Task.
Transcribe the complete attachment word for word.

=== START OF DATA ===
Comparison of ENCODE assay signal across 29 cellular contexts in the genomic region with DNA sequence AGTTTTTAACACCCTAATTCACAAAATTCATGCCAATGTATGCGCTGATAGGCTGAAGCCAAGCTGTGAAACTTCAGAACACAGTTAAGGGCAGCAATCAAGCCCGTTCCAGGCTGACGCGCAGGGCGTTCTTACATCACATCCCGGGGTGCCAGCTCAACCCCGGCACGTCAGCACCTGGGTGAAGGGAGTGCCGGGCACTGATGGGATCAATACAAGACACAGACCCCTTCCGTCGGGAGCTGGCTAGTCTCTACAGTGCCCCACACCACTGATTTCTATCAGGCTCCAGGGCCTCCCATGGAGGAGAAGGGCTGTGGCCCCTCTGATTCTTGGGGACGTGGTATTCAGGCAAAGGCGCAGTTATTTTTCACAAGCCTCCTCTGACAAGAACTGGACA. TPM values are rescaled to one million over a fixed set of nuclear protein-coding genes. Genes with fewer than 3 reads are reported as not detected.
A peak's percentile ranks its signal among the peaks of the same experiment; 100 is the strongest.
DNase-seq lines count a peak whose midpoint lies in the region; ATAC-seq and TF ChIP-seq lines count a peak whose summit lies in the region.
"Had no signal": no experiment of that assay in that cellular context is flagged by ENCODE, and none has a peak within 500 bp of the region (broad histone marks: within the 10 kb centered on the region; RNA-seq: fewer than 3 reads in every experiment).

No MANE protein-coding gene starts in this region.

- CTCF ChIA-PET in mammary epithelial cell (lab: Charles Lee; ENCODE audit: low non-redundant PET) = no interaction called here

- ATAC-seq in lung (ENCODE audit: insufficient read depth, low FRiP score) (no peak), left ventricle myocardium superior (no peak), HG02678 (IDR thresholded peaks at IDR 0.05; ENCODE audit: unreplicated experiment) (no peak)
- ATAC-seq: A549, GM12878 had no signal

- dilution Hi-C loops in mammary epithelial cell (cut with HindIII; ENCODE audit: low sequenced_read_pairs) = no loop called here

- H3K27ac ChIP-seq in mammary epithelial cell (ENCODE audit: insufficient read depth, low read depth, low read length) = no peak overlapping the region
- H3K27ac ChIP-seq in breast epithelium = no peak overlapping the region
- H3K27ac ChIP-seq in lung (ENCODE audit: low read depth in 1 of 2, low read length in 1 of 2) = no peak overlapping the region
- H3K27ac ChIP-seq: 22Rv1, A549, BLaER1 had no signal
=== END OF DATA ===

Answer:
Comparison of ENCODE assay signal across 29 cellular contexts in the genomic region with DNA sequence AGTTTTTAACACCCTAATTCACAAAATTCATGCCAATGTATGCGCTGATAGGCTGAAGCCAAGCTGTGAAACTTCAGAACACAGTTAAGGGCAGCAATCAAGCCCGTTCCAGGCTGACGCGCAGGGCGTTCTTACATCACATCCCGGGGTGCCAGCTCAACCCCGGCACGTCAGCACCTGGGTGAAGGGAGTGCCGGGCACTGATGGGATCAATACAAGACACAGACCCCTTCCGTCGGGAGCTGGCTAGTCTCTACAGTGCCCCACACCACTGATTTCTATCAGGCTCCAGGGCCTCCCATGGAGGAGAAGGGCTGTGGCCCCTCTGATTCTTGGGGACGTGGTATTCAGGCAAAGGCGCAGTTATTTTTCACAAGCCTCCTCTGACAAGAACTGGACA. TPM values are rescaled to one million over a fixed set of nuclear protein-coding genes. Genes with fewer than 3 reads are reported as not detected.
A peak's percentile ranks its signal among the peaks of the same experiment; 100 is the strongest.
DNase-seq lines count a peak whose midpoint lies in the region; ATAC-seq and TF ChIP-seq lines count a peak whose summit lies in the region.
"Had no signal": no experiment of that assay in that cellular context is flagged by ENCODE, and none has a peak within 500 bp of the region (broad histone marks: within the 10 kb centered on the region; RNA-seq: fewer than 3 reads in every experiment).

No MANE protein-coding gene starts in this region.

- CTCF ChIA-PET in mammary epithelial cell (lab: Charles Lee; ENCODE audit: low non-redundant PET) = no interaction called here

- ATAC-seq in lung (ENCODE audit: insufficient read depth, low FRiP score) (no peak), left ventricle myocardium superior (no peak), HG02678 (IDR thresholded peaks at IDR 0.05; ENCODE audit: unreplicated experiment) (no peak)
- ATAC-seq: A549, GM12878 had no signal

- dilution Hi-C loops in mammary epithelial cell (cut with HindIII; ENCODE audit: low sequenced_read_pairs) = no loop called here

- H3K27ac ChIP-seq in mammary epithelial cell (ENCODE audit: insufficient read depth, low read depth, low read length) = no peak overlapping the region
- H3K27ac ChIP-seq in breast epithelium = no peak overlapping the region
- H3K27ac ChIP-seq in lung (ENCODE audit: low read depth in 1 of 2, low read length in 1 of 2) = no peak overlapping the region
- H3K27ac ChIP-seq: 22Rv1, A549, BLaER1 had no signal